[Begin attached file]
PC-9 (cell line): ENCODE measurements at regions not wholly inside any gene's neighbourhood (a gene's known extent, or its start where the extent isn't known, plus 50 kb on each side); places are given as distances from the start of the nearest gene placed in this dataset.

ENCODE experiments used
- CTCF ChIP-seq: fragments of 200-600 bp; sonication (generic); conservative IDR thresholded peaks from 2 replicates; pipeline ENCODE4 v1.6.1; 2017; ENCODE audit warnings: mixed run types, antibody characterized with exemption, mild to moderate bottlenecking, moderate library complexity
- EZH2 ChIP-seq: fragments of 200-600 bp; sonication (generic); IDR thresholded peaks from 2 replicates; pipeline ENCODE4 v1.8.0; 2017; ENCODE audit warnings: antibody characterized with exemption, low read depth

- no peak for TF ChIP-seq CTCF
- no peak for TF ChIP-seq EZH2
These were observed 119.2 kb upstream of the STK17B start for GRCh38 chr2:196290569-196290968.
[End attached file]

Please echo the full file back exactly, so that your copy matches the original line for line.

PC-9 (cell line): ENCODE measurements at regions not wholly inside any gene's neighbourhood (a gene's known extent, or its start where the extent isn't known, plus 50 kb on each side); places are given as distances from the start of the nearest gene placed in this dataset.

ENCODE experiments used
- CTCF ChIP-seq: fragments of 200-600 bp; sonication (generic); conservative IDR thresholded peaks from 2 replicates; pipeline ENCODE4 v1.6.1; 2017; ENCODE audit warnings: mixed run types, antibody characterized with exemption, mild to moderate bottlenecking, moderate library complexity
- EZH2 ChIP-seq: fragments of 200-600 bp; sonication (generic); IDR thresholded peaks from 2 replicates; pipeline ENCODE4 v1.8.0; 2017; ENCODE audit warnings: antibody characterized with exemption, low read depth

- no peak for TF ChIP-seq CTCF
- no peak for TF ChIP-seq EZH2
These were observed 119.2 kb upstream of the STK17B start for GRCh38 chr2:196290569-196290968.